By reading any of my content, you may have the impression that I lean a little left. In other words, I’m not one to agree with our current administration. However, Trump’s White House is considering an executive order that would mandate open access for all publications of federally funded research. Some academics, politicians, and publishers are lobbying against open access. I say, why not?
Currently, all federally funded research is embargoed for one year after publication. During the embargo year, articles can be accessed for a fee or via subscription to the journal. Publishers’ main source of profit is institutional subscriptions. Nature charged $6,008.00 for an institutional subscription in 2017, which isn’t too jarring of a price tag, until we consider that Nature Publishing Group offers 80+ journals for subscriptions ranging from $1800 - $7300. Unfortunately, many companies, colleges and universities cannot afford journal subscriptions.
The White House has not confirmed that the open access executive order is being considered; however, publishers are worried. Numerous advocacy groups, think tanks, publishers, and academics are urging the White House to uphold the one-year embargo. Otherwise, the academic publishing industry is facing an upheaval. Critics of the rumored executive order fear the lack of revenue for publishing companies will cause a major loss in publication jobs and an adulteration to the peer review process. On the other hand, supporters believe open access will further scientific research and help instigate reform of the current publication infrastructure .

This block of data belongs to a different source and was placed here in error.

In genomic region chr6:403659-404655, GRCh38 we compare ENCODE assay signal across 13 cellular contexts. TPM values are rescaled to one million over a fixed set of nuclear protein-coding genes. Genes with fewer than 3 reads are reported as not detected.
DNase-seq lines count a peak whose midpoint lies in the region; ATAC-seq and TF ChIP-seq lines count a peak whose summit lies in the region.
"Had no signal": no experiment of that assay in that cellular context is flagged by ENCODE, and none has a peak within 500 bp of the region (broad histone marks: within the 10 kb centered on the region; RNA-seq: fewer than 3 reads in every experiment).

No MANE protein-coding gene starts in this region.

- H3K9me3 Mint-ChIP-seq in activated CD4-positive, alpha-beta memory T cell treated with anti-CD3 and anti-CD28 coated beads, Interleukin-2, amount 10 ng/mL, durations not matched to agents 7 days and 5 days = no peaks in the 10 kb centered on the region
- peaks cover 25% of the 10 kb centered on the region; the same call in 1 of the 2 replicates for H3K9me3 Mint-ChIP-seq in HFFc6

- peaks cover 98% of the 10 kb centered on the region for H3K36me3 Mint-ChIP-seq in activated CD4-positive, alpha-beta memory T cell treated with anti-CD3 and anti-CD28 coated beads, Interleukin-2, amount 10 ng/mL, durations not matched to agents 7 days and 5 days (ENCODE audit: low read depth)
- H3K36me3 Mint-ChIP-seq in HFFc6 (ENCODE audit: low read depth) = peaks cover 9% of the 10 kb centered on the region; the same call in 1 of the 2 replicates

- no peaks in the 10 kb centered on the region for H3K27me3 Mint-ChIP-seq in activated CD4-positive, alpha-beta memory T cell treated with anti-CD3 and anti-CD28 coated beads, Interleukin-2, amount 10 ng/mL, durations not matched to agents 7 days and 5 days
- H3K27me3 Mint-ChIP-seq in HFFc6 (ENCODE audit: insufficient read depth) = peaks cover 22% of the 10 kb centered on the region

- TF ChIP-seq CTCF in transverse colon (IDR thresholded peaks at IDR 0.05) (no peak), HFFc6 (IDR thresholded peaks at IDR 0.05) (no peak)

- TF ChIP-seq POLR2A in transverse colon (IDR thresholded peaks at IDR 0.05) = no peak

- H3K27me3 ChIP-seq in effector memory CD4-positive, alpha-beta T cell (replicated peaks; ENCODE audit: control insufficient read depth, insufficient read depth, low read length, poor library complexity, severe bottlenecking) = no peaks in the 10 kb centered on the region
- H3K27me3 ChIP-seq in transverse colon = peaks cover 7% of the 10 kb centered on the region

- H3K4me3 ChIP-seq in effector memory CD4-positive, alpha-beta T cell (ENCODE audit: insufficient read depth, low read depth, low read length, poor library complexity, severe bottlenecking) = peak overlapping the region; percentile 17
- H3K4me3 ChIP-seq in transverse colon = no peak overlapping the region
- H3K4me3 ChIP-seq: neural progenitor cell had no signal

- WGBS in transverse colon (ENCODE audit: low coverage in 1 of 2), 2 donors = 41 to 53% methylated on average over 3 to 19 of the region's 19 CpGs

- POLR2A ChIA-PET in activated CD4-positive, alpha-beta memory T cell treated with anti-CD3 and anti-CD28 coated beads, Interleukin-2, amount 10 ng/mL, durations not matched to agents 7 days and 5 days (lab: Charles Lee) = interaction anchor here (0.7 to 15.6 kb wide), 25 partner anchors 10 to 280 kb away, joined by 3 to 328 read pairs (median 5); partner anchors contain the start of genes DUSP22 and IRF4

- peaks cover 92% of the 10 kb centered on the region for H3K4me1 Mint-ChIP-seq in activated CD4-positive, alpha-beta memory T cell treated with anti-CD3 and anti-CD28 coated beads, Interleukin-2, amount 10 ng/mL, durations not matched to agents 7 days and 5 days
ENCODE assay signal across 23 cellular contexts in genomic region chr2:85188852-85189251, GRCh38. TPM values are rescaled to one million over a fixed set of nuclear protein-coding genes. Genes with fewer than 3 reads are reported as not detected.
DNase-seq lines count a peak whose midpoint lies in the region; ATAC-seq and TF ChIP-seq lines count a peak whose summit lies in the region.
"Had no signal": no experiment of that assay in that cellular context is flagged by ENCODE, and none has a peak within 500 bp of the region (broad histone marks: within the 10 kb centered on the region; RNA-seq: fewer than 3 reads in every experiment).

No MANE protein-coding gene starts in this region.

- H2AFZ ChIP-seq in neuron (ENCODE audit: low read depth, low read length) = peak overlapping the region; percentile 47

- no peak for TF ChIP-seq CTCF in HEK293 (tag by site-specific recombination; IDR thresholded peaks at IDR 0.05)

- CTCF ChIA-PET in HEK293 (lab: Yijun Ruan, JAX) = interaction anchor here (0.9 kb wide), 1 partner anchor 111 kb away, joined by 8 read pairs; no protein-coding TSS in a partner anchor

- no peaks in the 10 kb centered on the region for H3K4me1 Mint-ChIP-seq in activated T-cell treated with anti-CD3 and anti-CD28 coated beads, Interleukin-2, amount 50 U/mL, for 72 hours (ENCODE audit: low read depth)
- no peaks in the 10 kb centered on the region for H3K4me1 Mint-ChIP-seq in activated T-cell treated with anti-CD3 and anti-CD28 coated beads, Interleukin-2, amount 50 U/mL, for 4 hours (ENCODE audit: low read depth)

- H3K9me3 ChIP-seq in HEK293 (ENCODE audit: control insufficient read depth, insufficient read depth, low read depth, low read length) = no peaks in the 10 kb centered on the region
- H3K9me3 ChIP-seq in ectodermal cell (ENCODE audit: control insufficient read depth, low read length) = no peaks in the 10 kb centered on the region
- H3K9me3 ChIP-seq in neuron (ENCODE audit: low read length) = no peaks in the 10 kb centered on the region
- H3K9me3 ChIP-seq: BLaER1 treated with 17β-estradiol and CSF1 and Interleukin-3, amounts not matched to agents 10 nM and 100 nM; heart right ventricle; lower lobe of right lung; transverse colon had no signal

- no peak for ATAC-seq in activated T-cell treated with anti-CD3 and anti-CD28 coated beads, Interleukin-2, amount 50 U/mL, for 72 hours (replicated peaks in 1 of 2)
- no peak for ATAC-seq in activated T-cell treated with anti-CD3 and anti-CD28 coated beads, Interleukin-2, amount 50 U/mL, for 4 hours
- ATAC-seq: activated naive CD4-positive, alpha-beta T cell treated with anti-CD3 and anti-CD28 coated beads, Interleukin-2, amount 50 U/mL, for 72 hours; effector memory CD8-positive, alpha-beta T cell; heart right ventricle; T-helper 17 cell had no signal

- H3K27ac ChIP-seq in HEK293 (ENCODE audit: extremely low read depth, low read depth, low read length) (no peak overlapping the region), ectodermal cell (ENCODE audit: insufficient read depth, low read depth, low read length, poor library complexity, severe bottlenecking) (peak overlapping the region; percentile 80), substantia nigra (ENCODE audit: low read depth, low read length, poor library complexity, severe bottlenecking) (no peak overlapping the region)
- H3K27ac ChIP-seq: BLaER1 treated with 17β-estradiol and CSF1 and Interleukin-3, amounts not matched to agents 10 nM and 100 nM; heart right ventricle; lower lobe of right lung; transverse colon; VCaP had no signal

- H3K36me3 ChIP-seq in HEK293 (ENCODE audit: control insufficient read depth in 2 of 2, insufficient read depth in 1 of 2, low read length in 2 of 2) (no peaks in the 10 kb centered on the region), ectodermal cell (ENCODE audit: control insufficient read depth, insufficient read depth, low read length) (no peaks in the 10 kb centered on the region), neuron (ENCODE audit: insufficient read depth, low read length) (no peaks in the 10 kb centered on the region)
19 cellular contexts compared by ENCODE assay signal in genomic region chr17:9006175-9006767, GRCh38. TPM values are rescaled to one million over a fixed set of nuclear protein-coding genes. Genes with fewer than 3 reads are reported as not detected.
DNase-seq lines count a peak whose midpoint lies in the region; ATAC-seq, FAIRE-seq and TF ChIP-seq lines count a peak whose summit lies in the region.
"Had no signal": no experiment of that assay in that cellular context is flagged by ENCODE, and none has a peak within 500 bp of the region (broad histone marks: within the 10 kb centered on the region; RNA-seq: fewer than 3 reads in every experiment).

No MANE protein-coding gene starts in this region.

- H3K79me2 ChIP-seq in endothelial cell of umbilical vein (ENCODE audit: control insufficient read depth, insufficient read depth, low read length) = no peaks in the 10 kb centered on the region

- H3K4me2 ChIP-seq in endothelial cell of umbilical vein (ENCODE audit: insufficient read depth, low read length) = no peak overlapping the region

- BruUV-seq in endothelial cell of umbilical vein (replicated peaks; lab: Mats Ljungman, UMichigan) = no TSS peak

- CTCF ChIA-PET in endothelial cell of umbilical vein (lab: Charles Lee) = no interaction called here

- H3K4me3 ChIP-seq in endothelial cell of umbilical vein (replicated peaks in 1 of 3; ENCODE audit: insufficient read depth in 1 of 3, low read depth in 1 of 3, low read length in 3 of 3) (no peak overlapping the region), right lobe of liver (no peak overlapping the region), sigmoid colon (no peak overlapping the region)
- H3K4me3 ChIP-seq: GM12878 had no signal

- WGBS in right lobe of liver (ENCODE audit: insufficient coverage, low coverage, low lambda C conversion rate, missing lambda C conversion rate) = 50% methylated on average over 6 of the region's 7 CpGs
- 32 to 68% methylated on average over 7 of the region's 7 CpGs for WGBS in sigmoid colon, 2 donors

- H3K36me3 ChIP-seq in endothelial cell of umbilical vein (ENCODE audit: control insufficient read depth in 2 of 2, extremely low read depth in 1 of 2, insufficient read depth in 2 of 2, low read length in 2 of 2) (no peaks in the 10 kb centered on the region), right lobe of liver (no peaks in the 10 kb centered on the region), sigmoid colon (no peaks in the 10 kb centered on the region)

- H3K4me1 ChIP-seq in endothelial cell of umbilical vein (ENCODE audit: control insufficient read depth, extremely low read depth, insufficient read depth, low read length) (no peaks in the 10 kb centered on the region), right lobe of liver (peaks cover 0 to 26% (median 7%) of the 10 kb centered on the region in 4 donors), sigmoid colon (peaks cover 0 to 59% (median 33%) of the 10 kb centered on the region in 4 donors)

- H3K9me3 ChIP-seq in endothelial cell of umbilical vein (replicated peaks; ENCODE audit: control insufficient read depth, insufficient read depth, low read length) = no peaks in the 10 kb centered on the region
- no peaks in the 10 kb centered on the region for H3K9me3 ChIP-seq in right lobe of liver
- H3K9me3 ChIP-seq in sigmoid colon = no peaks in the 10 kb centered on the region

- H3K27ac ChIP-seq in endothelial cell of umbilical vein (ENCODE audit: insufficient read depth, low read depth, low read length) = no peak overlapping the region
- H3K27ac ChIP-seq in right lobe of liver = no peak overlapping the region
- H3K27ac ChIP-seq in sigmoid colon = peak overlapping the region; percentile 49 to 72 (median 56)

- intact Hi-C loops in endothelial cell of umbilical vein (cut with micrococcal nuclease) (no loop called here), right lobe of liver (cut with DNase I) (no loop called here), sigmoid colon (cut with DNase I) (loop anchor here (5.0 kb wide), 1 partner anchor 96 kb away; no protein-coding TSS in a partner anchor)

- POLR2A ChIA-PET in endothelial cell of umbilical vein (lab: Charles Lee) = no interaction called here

Here’s why I’m supporting open access:
All things considered, I understand no policy is unequivocally perfect. Open access will absolutely have undesirable consequences. Publishing fees may increase for researchers, and publishing jobs could be lost due to reduced revenue. If open access is approved, the government and the academy must provide solutions to these issues. Federally issued grants can include money allocated specifically for publishing. Furthermore, any open access bill should also incentivize academic institutions to implement their own publishing organization, similar to MIT press. An influx of independent academic publishing agencies will compensate for jobs lost within subscription dependent publishers and, perhaps, improve the current state of academic publishing.